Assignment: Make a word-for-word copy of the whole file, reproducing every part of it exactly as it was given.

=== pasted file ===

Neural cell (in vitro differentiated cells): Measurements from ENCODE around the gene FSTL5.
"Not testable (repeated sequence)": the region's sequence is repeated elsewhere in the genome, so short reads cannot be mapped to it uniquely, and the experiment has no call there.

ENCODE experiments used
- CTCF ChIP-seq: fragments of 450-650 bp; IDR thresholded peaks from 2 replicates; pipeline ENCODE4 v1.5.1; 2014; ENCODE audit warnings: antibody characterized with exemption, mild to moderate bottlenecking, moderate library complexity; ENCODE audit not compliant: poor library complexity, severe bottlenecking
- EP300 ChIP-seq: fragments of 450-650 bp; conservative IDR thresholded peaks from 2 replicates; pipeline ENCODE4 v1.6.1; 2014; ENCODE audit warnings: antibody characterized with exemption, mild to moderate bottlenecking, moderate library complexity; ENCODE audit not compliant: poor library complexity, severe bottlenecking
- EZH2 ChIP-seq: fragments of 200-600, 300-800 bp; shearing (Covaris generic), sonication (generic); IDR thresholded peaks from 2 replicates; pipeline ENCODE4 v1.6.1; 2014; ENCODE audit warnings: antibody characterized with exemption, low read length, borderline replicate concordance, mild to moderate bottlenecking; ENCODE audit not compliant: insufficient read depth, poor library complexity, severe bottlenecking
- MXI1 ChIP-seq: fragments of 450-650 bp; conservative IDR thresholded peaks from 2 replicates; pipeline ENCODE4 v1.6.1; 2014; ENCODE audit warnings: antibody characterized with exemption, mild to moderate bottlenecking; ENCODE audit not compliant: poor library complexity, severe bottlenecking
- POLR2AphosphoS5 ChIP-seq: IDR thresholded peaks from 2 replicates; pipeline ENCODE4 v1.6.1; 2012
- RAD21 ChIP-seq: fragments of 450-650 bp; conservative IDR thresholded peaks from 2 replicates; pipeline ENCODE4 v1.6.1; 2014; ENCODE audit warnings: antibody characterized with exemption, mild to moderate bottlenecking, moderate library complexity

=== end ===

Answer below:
Neural cell (in vitro differentiated cells): Measurements from ENCODE around the gene FSTL5.
"Not testable (repeated sequence)": the region's sequence is repeated elsewhere in the genome, so short reads cannot be mapped to it uniquely, and the experiment has no call there.

ENCODE experiments used
- CTCF ChIP-seq: fragments of 450-650 bp; IDR thresholded peaks from 2 replicates; pipeline ENCODE4 v1.5.1; 2014; ENCODE audit warnings: antibody characterized with exemption, mild to moderate bottlenecking, moderate library complexity; ENCODE audit not compliant: poor library complexity, severe bottlenecking
- EP300 ChIP-seq: fragments of 450-650 bp; conservative IDR thresholded peaks from 2 replicates; pipeline ENCODE4 v1.6.1; 2014; ENCODE audit warnings: antibody characterized with exemption, mild to moderate bottlenecking, moderate library complexity; ENCODE audit not compliant: poor library complexity, severe bottlenecking
- EZH2 ChIP-seq: fragments of 200-600, 300-800 bp; shearing (Covaris generic), sonication (generic); IDR thresholded peaks from 2 replicates; pipeline ENCODE4 v1.6.1; 2014; ENCODE audit warnings: antibody characterized with exemption, low read length, borderline replicate concordance, mild to moderate bottlenecking; ENCODE audit not compliant: insufficient read depth, poor library complexity, severe bottlenecking
- MXI1 ChIP-seq: fragments of 450-650 bp; conservative IDR thresholded peaks from 2 replicates; pipeline ENCODE4 v1.6.1; 2014; ENCODE audit warnings: antibody characterized with exemption, mild to moderate bottlenecking; ENCODE audit not compliant: poor library complexity, severe bottlenecking
- POLR2AphosphoS5 ChIP-seq: IDR thresholded peaks from 2 replicates; pipeline ENCODE4 v1.6.1; 2012
- RAD21 ChIP-seq: fragments of 450-650 bp; conservative IDR thresholded peaks from 2 replicates; pipeline ENCODE4 v1.6.1; 2014; ENCODE audit warnings: antibody characterized with exemption, mild to moderate bottlenecking, moderate library complexity